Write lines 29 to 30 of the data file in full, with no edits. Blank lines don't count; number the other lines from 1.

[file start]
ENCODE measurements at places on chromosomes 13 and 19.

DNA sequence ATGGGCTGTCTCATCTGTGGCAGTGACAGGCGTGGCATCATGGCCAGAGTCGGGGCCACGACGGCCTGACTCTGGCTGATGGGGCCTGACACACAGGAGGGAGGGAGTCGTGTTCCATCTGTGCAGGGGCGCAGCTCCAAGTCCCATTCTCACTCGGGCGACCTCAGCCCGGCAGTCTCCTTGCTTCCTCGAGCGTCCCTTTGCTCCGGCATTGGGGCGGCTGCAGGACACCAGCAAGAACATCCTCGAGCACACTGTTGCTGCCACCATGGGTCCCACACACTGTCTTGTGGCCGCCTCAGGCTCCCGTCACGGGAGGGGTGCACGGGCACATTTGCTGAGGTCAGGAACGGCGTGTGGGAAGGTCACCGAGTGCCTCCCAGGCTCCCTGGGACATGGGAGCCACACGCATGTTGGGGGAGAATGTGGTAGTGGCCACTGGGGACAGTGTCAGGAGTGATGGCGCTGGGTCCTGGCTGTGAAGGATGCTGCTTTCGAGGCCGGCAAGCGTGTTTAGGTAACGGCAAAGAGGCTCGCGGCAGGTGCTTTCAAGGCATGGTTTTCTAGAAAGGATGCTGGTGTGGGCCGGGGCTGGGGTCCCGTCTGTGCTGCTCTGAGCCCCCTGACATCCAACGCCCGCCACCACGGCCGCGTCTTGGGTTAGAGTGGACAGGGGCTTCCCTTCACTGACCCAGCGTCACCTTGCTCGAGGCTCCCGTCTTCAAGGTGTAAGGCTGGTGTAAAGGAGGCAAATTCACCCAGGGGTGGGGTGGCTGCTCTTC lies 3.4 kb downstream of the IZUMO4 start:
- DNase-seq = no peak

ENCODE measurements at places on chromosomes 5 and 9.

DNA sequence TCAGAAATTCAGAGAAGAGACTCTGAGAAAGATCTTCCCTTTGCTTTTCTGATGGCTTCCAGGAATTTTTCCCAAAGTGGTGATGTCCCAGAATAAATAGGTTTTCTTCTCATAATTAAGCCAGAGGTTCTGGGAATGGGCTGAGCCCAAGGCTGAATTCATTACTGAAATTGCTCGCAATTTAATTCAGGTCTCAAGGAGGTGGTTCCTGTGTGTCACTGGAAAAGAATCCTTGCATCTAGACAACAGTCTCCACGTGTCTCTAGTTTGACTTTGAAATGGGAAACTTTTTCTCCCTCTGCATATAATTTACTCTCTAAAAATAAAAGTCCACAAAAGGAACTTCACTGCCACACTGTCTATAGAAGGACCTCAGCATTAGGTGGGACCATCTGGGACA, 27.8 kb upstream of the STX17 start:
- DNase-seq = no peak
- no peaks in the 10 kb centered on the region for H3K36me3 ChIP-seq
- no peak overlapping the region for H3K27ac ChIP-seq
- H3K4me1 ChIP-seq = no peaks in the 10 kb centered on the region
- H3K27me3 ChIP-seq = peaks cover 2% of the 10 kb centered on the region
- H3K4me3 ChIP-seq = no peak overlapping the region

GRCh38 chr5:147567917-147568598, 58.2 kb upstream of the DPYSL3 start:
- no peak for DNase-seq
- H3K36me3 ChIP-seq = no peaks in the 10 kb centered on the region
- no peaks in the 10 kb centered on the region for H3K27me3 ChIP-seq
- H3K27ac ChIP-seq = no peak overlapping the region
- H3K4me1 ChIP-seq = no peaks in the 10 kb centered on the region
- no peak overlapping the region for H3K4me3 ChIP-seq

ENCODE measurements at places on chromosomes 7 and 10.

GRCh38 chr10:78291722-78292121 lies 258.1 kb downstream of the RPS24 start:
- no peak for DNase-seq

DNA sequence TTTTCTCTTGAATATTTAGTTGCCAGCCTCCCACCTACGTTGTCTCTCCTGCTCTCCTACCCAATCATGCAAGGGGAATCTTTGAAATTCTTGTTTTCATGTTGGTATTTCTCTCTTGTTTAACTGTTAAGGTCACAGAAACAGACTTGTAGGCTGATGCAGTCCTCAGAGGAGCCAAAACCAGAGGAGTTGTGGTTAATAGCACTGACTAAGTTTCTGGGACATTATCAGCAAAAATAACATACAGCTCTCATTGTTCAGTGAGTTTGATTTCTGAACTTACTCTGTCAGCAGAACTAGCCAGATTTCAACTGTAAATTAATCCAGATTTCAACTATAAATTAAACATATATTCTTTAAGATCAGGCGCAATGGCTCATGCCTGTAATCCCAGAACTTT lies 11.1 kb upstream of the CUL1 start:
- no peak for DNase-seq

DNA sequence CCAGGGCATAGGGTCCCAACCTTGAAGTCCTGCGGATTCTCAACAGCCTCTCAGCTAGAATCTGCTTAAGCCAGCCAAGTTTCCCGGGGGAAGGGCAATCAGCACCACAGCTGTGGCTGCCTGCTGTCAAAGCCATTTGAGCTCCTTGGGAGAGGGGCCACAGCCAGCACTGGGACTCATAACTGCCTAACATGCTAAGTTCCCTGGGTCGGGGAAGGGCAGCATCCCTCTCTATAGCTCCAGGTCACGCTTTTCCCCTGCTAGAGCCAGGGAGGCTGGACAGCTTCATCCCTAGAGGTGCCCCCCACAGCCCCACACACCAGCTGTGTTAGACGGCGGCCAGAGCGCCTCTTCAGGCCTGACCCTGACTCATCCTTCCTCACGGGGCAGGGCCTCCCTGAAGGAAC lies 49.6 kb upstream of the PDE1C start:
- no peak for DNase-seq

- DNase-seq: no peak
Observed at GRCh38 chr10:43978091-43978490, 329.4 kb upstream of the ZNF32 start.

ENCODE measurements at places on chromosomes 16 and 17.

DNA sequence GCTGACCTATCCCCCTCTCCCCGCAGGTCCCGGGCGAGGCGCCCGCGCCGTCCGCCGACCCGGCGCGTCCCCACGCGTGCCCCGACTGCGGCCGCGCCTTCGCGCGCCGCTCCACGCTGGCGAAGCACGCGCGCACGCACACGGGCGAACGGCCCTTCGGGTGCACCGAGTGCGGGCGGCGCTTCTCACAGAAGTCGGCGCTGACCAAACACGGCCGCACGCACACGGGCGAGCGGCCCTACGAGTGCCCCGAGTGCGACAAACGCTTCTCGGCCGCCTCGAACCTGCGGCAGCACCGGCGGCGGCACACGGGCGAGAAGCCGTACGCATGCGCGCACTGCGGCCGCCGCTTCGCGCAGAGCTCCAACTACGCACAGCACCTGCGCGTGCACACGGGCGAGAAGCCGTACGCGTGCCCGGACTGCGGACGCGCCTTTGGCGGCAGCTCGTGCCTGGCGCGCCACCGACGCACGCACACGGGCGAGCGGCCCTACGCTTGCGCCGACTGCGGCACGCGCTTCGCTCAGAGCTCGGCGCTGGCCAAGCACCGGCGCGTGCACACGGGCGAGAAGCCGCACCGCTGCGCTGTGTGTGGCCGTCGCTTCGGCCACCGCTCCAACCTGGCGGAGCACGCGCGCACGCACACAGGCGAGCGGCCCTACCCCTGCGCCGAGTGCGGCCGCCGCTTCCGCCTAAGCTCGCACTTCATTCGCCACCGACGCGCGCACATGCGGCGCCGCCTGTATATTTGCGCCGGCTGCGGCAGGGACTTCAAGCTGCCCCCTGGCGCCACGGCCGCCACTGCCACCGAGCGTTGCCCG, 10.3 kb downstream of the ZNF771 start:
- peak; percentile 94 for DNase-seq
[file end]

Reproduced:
DNA sequence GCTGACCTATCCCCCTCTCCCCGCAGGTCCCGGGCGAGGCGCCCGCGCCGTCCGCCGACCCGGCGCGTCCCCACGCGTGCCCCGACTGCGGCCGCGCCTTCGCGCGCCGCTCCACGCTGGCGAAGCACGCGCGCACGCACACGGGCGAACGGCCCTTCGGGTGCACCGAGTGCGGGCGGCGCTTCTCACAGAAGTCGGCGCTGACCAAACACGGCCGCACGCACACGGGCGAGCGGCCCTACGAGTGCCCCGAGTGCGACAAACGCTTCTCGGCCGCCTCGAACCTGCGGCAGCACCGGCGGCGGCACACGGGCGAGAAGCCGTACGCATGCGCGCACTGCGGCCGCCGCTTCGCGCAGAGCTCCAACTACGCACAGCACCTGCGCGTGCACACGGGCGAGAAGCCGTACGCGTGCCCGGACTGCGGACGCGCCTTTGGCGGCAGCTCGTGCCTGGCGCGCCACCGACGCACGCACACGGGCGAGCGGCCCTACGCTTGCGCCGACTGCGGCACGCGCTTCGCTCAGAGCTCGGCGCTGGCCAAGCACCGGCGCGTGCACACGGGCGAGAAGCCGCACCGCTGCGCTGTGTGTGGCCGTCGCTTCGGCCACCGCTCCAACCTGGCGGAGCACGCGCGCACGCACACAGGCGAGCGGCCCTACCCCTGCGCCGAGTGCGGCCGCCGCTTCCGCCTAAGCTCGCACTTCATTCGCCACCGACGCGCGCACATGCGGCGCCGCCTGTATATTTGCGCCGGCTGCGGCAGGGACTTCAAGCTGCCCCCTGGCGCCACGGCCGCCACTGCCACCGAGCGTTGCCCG, 10.3 kb downstream of the ZNF771 start:
- peak; percentile 94 for DNase-seq